Now that the mystery of that little hole in airplane windows has been solved, another question remains: Why do plane windows always have a curved edge?
Within just five years of their introduction, three de Havilland Comets – an early commercial jet design with square windows – suffered from a series of tragic crashes. The third crash in 1954 led to investigators stepping in, who revealed that all three crashes had been caused by cracked window frames.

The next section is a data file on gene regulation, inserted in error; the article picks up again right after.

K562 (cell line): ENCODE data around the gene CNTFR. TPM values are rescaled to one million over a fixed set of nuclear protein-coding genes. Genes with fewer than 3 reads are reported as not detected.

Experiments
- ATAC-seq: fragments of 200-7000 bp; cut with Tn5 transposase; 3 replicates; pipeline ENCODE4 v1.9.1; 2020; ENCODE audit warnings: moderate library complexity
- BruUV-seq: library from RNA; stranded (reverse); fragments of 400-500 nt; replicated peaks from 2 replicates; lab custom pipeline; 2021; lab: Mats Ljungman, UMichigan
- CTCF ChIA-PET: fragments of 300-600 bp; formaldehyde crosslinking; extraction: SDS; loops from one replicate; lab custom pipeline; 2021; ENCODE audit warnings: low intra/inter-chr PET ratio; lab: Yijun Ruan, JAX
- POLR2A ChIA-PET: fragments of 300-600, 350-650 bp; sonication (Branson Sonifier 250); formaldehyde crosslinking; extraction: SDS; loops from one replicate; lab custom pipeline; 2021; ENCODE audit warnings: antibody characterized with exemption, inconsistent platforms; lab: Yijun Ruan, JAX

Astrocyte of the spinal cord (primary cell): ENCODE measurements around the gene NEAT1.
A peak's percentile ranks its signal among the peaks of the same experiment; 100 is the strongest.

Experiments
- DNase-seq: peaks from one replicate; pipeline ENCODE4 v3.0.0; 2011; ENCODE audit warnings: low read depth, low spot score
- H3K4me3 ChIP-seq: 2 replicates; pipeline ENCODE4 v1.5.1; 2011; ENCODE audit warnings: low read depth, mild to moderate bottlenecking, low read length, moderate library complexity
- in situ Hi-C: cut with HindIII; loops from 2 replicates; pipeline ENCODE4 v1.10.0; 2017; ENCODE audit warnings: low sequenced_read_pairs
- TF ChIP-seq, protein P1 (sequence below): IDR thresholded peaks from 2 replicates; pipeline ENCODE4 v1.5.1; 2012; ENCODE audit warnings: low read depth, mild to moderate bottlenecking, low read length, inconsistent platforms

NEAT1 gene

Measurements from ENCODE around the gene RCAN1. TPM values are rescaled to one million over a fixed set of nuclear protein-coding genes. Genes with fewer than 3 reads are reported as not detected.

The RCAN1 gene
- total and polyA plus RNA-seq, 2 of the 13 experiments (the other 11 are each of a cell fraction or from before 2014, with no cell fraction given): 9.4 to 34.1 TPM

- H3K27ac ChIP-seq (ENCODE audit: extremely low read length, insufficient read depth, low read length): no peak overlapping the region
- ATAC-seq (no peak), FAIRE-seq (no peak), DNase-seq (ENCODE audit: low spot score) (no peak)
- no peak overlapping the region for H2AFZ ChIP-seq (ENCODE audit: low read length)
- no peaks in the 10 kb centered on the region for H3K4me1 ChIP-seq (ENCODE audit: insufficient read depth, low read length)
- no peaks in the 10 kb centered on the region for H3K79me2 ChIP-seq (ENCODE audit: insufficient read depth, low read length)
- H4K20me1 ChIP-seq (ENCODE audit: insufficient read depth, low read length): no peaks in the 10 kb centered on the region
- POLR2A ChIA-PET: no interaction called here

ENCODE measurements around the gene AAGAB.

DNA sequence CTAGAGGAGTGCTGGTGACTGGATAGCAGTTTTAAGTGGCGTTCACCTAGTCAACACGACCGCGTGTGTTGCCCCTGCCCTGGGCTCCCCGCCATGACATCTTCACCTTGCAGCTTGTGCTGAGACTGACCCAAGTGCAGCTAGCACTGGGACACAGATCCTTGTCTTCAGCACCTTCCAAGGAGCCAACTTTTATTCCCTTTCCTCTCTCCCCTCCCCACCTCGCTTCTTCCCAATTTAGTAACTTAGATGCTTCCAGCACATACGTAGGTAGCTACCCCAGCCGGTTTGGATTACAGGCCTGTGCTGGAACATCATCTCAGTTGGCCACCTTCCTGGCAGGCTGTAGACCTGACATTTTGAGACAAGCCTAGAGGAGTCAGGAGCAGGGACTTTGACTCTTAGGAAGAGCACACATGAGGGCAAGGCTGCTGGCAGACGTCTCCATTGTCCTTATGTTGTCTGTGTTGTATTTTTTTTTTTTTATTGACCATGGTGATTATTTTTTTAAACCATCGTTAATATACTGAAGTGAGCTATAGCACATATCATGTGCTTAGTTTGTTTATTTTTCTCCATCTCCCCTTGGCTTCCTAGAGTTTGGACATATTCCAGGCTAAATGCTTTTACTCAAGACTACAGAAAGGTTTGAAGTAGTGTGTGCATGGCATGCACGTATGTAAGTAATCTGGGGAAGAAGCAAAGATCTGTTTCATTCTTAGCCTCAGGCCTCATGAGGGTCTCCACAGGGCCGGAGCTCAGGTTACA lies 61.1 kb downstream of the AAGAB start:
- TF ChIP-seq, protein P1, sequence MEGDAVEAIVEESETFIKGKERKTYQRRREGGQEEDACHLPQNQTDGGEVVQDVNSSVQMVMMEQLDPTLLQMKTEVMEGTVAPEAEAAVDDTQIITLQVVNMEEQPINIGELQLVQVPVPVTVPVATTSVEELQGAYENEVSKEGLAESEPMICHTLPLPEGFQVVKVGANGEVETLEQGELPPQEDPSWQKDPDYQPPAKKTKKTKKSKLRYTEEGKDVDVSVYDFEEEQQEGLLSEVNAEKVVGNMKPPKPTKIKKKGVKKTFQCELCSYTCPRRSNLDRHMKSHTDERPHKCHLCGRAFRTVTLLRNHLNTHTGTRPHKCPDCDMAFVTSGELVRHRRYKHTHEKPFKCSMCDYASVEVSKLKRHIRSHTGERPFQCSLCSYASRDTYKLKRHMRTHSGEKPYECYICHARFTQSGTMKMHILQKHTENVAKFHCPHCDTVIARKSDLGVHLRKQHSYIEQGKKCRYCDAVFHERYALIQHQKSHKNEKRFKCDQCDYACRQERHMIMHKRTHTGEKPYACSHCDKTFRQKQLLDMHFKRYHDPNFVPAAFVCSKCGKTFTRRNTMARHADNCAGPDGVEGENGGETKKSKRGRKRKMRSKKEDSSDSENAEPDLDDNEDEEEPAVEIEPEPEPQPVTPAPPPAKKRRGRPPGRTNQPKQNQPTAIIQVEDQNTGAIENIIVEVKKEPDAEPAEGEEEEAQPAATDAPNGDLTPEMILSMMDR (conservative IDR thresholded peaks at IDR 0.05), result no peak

It transpired that square windows deal very badly with the stress caused by the increasing cabin pressure that comes with high-altitude flying. From this point onwards, the windows of planes were built with rounded edges as they allow for a smooth distribution of pressure.
Check out this video by YouTube channel Real Engineering, who explains the physics behind this engineering quirk that has puzzled air-travelers ever since.